The never-ending saga involving former National Security Adviser Michael Flynn has taken yet another shocking turn.
In late June, a three-judge panel on the United States Court of Appeals for District of Columbia Circuit ordered Judge Sullivan, who is overseeing Flynn’s case, to dismiss the case against the former Army lenient.
Sullivan refused and asked for a rehearing by a full appeals court after a three-judge panel ordered him to accept the Justice Department’s motion to dismiss the case.
Now, the full panel of a federal circuit court in Washington has agreed to rehear arguments from all parties on Aug. 11, the New York Times reported.
Here’s what Sullivan argued, in part, before the three-judge panel last month:
“The panel’s decision threatens to turn ordinary judicial process upside down,” Sullivan’s lawyer argued in a 69-page petition to the U.S. Court of Appeals for the D.C. Circuit on Thursday. “It is the district court’s job to consider and rule on pending motions, even ones that seem straightforward. This Court, if called upon, reviews those decisions — it does not preempt them. … And en banc review should be granted.”
Sullivan’s lawyer made three broad arguments on Thursday to convince the broader appeals court to listen to the case: first, that the appeals court panel “undermined” the appeal’s court’s “consistent interpretation of the mandamus standard by forcing the district court to grant a motion it had not yet resolved”; second, that the appeals panel “undercut Supreme Court and Circuit precedent in holding that the separation of powers precluded the district court from inquiring into the government’s [dismissal] motion”; and third, that the panel’s ruling “contravened Supreme Court and Circuit precedent in precluding the district court from appointing an amicus and scheduling a hearing.”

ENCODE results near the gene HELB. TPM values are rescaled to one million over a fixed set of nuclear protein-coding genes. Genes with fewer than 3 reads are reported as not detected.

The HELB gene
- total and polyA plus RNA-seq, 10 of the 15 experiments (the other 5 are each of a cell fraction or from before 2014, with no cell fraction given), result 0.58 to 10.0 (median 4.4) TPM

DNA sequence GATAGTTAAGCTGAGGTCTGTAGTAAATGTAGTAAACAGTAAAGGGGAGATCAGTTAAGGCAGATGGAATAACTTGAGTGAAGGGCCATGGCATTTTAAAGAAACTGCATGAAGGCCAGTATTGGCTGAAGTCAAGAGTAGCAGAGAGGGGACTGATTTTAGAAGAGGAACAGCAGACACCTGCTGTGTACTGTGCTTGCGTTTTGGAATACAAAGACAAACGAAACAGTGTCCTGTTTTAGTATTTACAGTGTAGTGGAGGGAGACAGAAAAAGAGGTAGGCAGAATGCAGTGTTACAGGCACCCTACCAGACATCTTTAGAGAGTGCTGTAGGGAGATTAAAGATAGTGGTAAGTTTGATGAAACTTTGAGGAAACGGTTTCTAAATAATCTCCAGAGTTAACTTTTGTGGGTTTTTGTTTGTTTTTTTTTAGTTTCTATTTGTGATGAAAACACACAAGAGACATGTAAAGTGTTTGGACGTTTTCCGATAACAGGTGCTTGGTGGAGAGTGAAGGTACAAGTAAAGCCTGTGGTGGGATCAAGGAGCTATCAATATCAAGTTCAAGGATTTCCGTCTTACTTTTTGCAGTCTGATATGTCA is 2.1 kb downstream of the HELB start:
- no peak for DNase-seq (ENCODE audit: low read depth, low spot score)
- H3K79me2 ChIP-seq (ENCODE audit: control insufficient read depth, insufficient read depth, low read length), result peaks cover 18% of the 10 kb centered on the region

Here’s where things could get tricky.
The full appeals court has 11 judges and will make a determination over whether Sullivan must drop the charges against Flynn.
The panel is comprised of eight Democrat appointees and two Republican appointees. The 11th judge, Gregory Katsas, didn’t participate in the decision to take up the review.
In other words, the saga continues.
The Department of Justice filed a motion nearly two months ago to dismiss its criminal case against Flynn following recently presented documents.
In the documents, we learned that the FBI had drawn up paperwork to close the case against Flynn, but fired agent Peter Strzok made a last-minute move to keep it open.
Handwritten notes from the FBI — which were withheld from Flynn’s defense team for years — show that a key goal of the agents investigating Flynn was “to get him to lie so we can prosecute him or get him fired.”
House Intelligence Committee ranking Republican Rep. Devin Nunes also revealed over the weekend that the FBI’s original interview summary with Flynn is “missing.”
FBI Director Christopher Wray also ordered an internal review of the bureau’s investigation that led to Flynn’s prosecution.